Women in IT Security, Security Staff Acquisition & Development, Leadership, RSAC

RSAC Insights: Women look to break the stereotype of a male hacker in a hoodie

Women in Cyber

SAN FRANCISCO – RSAC has been on for a few days now and Deloitte and The Female Quotient have teamed up for the second year for Women in Cyber –  a program that showcases the stories of 30 diverse female cyber leaders. As we all know, there are not enough women and diverse talent in security and certainly not enough in leadership. Our program aims to change that.

Type in “women in cybersecurity” online and web searchers will likely see these questions appear on the first page of results: 

  • Is cybersecurity a good career for women?
  • Can women work in cybersecurity?
  • Why are women underrepresented in cybersecurity?

Even with noble efforts from forward-thinking leaders and organizations, the percentage of females in cybersecurity still stands at a small fraction of the potential pool of workers. The representation issue in cybersecurity runs deep. From the beginning, the archetype of a cyber professional has been tied to a particular type of person. So the ominous image of a young male in a hoodie with a laptop was born. Even today, outsiders often believe that the world of cybersecurity consists only of the cultural stereotype of “hackers.”

For those of us on the inside, we know that's simply not the case. There are many powerhouse women working in cybersecurity. In fact, some of the biggest, most influential companies in the world are placing women at the helm of their cybersecurity programs. However, there’s still significant work ahead, which leads to another important question:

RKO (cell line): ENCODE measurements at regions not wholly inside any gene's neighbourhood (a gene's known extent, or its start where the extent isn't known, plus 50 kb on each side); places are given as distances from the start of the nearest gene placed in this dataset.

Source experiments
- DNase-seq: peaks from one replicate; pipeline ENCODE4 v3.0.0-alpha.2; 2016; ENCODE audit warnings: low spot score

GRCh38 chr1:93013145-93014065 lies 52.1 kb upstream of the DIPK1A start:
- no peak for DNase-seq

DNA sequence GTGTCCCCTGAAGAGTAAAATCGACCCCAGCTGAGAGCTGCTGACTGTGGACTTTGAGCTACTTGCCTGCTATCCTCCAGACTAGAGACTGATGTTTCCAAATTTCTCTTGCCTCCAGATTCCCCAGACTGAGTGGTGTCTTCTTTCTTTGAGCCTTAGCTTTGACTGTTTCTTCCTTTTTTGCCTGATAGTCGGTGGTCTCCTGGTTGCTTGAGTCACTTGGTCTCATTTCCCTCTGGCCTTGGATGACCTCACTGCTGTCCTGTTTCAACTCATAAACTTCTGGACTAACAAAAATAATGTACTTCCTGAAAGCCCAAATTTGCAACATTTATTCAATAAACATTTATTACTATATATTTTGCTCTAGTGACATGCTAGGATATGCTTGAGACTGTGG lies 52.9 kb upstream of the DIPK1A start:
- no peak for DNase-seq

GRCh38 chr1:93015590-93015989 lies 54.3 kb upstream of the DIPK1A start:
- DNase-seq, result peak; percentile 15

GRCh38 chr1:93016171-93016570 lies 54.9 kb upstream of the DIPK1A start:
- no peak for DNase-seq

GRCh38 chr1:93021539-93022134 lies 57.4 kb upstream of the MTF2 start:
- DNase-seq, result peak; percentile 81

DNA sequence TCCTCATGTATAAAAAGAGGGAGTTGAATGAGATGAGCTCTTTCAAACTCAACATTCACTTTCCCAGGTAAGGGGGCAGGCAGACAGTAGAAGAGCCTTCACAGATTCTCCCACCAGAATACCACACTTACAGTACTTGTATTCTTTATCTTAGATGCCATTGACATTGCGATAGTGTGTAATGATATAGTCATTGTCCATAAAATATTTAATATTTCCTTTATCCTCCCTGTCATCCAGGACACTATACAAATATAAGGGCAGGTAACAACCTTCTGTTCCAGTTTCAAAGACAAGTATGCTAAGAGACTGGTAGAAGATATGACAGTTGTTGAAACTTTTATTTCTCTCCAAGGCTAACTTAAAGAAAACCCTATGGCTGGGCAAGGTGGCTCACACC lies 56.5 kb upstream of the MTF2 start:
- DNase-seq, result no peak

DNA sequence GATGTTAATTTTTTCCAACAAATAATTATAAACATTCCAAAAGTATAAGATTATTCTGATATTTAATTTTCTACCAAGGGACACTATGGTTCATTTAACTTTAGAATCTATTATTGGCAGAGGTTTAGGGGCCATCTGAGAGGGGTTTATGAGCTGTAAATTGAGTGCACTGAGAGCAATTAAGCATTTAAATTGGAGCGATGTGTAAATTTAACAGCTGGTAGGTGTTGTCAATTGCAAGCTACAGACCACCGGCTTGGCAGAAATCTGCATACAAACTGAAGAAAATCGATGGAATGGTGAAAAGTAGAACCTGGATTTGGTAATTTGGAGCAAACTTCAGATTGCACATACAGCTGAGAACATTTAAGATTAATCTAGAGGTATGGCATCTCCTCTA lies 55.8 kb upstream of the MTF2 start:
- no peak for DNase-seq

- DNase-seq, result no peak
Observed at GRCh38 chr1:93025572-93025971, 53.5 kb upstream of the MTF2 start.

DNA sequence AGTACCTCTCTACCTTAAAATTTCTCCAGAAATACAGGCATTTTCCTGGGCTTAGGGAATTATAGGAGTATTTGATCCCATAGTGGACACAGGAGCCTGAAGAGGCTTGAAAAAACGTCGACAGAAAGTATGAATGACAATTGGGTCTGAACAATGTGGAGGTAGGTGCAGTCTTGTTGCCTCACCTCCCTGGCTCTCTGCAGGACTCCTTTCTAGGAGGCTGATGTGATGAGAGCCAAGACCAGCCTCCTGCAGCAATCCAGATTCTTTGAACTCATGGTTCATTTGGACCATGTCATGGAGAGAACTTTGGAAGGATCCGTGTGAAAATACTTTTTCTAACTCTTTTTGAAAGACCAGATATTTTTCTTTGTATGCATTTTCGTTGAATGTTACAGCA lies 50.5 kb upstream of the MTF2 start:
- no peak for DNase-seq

How do we crack the code on attracting and retaining women in cybersecurity?

We need to make the space more inviting for women. We need to better highlight the variety of roles in cybersecurity and the types of people who can fill them. We need to collaboratively shift and shape the narrative, so it accurately reflects the current faces, minds, and talent in cyber.

We need to make the invisible visible.

Cyber has become a boardroom topic

In 2023, cyber has become a board-level issue. According to Deloitte’s 2023 Global Future of Cyber Study, 70% of respondents reported that cyber was on their board’s agenda on a regular basis, either monthly or quarterly. It’s embedded across an enterprise and there’s really no business function within an organization that doesn’t have some level of interface with cybersecurity. This comes with challenges. We are retrospectively layering cyber on top of many legacy systems, and we are tasked with changing and updating those systems that were built around technology that was primarily focused on connectivity, sharing information, and driving efficiency.

Just as cyber has traditionally been an afterthought, we are belatedly inviting women to vital cyber conversations when they could – and should – have been there from the beginning.